Welcome back to my somewhat amazing story about making a flash game. As you remember from part 1, I'm making a game inspired by my wife's patchwork quilt. On day one I created some art and made a working prototype. Now the hard work begins.
The problem with the game as it stands now is that it doesn't do enough to hold the player's interest. To tackle that problem, I intend to do two things. First of all, I'm going to build in a system to make the game end sooner. I will also work in some bonuses that the player must actively seek in order to prevent that from happening. Both of these should increase player involvement so that they feel they have a more active role in the progress of the game. Will this work? There's only one way to find out.
Trying not to break it
This game is using an engine that I built when teaching myself Actionscript 3. Which means there are parts of it that are there because the book told me to put them there. To be fair, the book tried very hard to explain to me why it was important for these pieces to be there, but I'm not really the ideal student for that form of instruction. So here I am with code that works and now I have to pinpoint what's happening where so I can insert the parts I need to improve the game while keeping the whole thing working. The plus side of this is maybe I'll finally figure out what that book has been trying to teach me all this time.
The best way to do this is to use the Trace command. It's a function of Actionscript purely for debugging. The trace command simply sends your message to the output window exactly when you tell it to. This can tell you the value of a variable or even if the program is reaching that part of the code at all. In my case, I put in trace commands to tell me when it began processing matches and when it was done. I moved them around several times until I got the results I wanted and then I replaced those traces with commands that would increase bonuses for subsequent matches (combos).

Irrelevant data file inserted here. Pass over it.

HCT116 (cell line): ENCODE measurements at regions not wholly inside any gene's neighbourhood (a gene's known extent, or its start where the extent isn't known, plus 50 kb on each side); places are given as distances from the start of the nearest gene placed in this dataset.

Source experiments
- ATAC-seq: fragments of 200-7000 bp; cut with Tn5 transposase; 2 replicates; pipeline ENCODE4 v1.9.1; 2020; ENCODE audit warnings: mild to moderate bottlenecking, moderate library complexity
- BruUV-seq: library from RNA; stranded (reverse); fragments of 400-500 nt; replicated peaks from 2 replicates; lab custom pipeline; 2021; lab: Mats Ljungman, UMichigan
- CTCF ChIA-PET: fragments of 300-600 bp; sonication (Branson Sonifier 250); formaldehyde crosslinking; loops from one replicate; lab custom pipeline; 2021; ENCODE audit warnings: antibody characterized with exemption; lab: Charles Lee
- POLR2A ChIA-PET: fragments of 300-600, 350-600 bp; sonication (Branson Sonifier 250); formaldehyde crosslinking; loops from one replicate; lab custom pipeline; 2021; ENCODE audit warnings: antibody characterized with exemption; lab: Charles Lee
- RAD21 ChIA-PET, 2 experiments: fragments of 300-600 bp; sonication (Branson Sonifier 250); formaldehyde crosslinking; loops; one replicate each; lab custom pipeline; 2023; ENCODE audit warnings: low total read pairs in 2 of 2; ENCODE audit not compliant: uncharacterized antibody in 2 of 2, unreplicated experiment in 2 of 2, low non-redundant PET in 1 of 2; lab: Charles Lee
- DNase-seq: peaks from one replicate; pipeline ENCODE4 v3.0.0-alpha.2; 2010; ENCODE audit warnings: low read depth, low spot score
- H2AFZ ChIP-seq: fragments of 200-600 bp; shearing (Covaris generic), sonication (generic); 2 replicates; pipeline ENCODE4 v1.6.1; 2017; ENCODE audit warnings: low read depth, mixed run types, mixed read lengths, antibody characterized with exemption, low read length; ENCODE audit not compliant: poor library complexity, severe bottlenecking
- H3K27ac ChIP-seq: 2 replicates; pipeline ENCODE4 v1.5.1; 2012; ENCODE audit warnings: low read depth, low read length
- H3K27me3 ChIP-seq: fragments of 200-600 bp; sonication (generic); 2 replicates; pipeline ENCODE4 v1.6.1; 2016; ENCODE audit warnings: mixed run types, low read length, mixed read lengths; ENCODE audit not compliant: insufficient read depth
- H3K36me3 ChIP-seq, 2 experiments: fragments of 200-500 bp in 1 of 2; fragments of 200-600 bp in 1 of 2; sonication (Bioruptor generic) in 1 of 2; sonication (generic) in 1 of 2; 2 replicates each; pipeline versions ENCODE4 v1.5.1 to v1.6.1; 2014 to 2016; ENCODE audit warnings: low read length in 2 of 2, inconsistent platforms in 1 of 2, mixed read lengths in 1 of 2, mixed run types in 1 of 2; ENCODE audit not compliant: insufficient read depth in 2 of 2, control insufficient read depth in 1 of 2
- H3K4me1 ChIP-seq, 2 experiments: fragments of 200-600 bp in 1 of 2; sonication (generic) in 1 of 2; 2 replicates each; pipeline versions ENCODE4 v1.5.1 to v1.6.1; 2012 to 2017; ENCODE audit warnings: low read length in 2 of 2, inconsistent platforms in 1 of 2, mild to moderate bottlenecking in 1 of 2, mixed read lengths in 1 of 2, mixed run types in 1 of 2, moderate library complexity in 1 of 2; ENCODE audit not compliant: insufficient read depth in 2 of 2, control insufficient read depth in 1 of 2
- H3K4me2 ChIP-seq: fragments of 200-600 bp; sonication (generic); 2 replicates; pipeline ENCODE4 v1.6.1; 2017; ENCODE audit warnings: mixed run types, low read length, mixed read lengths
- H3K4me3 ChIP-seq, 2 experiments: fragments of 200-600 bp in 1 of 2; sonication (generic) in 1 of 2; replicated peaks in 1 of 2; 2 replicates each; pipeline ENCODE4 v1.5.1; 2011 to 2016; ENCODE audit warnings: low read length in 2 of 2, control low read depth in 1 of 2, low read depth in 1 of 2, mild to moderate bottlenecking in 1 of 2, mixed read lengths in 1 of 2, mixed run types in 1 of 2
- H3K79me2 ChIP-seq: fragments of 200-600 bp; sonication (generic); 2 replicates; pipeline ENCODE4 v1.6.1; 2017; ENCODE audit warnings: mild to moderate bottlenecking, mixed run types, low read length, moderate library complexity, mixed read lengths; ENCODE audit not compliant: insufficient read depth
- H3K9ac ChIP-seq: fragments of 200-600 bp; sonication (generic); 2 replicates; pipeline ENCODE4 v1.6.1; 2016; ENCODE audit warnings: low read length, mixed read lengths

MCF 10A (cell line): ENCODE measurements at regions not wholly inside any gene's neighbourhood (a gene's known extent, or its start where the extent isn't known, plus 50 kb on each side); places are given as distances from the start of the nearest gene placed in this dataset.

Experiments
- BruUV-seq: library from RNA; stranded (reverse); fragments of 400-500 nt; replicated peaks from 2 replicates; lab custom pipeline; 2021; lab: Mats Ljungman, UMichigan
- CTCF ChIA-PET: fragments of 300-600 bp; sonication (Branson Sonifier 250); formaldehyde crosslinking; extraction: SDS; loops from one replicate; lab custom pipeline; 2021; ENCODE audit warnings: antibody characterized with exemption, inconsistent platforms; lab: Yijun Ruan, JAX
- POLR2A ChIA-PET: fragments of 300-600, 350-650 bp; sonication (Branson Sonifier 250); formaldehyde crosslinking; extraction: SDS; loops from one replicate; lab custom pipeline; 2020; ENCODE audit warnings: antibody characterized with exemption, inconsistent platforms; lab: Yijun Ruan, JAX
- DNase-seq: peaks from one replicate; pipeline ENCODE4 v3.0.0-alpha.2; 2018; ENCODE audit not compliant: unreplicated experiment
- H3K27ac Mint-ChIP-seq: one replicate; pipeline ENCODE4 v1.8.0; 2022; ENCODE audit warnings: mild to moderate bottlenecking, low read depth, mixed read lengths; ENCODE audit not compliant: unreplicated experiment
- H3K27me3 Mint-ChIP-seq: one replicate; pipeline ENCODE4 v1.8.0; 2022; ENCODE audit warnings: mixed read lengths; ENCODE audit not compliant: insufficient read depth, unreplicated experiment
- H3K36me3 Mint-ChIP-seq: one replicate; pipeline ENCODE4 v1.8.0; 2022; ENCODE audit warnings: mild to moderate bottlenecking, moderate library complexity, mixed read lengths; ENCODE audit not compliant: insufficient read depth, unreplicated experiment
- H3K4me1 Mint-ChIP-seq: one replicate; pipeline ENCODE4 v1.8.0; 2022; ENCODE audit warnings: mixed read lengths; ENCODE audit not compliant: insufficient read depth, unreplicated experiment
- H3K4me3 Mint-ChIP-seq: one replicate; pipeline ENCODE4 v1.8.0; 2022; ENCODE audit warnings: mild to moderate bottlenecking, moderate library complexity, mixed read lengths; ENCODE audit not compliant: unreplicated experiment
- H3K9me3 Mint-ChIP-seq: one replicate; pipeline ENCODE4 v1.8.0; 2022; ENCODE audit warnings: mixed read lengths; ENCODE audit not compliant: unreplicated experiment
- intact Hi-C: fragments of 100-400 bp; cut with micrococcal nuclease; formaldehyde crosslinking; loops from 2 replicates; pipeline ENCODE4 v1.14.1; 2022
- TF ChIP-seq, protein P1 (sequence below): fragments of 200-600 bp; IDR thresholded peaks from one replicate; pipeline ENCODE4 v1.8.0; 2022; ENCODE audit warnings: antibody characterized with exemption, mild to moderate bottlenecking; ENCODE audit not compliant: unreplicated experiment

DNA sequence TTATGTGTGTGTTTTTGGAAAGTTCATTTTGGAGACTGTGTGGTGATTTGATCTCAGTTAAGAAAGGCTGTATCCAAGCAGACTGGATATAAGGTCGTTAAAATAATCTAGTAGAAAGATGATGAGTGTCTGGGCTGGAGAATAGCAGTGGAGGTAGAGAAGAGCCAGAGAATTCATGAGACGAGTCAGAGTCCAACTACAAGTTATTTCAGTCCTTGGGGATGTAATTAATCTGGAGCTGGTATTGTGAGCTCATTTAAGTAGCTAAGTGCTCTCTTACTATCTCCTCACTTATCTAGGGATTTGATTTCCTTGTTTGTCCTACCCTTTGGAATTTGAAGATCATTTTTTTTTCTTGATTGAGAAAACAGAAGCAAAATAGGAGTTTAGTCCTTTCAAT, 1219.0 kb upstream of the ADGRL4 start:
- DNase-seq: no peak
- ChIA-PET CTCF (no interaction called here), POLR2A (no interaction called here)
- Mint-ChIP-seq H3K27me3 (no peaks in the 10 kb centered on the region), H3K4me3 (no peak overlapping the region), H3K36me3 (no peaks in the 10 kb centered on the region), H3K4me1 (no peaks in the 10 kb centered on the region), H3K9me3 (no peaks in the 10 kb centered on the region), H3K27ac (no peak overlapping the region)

A trickier part was to make the score display more exciting. Sure, you're earning points, but since it's getting added to the score in one large chunk, it's a bit anti-climatic. Far better to increment the score like old pinball machines used to do. This turned out to be far more difficult than I anticipated simply because I had little understanding of how Flash keeps track of time. I eventually had to scrap my initial plan for one that (fortunately) turned out to be far more efficient.
That took me most of the morning and while I still haven't addressed the improvements I wish to incorporate into the game, I now have a good idea on where they're going to go.
Labels: design, Flash, quilt game